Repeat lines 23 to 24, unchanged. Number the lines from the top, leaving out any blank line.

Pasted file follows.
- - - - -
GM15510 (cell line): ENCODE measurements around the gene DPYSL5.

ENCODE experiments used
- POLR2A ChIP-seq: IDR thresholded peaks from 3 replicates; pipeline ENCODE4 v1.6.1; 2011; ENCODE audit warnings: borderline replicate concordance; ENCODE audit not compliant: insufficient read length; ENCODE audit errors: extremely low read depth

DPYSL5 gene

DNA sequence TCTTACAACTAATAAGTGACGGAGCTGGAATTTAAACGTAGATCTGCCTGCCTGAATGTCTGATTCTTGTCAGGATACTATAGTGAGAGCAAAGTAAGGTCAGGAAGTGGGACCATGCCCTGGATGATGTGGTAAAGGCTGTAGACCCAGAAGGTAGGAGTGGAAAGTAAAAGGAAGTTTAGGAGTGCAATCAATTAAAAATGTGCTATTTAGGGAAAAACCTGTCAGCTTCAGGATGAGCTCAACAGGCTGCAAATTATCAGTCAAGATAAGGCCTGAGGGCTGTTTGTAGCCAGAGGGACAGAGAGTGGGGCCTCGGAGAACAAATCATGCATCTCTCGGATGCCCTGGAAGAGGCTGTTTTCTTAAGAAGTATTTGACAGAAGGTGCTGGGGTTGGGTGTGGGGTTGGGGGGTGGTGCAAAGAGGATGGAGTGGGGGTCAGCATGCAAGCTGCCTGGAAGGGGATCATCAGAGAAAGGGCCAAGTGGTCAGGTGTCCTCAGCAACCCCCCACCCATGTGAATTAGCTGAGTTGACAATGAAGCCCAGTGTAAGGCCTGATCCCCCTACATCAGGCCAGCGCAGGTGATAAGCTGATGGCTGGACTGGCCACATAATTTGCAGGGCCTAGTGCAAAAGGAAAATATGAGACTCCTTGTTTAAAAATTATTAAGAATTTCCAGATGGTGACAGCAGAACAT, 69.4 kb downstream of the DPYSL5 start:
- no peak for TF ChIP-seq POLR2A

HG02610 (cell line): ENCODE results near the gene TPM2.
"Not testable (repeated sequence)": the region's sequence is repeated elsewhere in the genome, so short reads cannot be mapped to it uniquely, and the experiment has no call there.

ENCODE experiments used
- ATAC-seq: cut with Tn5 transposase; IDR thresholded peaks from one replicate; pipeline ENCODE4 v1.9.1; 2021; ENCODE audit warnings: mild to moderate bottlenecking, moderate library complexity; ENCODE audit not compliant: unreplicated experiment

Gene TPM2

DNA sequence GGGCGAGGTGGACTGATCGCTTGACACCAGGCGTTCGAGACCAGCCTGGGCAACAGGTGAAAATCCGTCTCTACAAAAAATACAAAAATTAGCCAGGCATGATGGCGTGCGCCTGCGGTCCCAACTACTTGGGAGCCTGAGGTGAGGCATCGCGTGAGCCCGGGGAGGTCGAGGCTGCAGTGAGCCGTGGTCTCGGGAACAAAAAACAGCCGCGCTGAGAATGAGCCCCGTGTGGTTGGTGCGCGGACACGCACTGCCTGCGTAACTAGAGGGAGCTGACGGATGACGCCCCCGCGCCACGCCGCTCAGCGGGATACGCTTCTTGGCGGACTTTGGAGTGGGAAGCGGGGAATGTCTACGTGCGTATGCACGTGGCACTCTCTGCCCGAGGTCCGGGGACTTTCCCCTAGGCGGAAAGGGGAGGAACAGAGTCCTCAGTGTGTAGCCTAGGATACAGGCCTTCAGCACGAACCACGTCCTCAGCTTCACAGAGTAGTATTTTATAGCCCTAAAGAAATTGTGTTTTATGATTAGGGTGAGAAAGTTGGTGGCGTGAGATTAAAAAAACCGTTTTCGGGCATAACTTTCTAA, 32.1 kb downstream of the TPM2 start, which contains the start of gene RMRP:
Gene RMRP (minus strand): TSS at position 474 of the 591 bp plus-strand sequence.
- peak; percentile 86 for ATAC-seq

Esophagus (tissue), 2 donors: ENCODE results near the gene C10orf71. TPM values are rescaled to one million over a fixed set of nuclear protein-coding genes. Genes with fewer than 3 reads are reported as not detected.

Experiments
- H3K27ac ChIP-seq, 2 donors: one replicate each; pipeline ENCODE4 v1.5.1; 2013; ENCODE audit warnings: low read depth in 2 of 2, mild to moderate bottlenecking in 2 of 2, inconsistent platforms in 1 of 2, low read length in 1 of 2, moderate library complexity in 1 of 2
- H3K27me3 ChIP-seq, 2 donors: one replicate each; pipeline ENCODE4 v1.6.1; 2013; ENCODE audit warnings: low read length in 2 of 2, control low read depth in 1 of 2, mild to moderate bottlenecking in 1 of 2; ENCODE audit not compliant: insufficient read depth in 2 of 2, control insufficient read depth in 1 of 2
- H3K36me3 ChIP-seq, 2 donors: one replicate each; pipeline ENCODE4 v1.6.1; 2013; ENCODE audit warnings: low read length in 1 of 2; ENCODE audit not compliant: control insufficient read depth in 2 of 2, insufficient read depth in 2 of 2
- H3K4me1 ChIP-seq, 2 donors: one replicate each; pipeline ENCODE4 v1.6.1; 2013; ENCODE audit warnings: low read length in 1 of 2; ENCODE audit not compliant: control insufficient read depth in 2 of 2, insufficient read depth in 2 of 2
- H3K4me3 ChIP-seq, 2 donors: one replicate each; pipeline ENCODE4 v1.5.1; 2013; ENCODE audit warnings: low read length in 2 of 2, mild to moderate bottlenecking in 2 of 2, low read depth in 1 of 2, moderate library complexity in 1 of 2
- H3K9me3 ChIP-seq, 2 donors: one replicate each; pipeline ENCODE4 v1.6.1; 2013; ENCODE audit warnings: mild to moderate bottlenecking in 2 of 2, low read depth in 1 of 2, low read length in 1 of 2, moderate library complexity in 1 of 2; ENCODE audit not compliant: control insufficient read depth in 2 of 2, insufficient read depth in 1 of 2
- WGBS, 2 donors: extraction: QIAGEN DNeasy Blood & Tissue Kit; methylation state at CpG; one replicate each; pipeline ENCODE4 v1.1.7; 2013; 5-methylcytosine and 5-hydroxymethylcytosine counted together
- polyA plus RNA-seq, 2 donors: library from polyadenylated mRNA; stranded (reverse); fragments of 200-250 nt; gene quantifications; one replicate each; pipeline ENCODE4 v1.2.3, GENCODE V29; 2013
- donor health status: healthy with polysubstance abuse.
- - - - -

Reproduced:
- WGBS, 2 donors: extraction: QIAGEN DNeasy Blood & Tissue Kit; methylation state at CpG; one replicate each; pipeline ENCODE4 v1.1.7; 2013; 5-methylcytosine and 5-hydroxymethylcytosine counted together
- polyA plus RNA-seq, 2 donors: library from polyadenylated mRNA; stranded (reverse); fragments of 200-250 nt; gene quantifications; one replicate each; pipeline ENCODE4 v1.2.3, GENCODE V29; 2013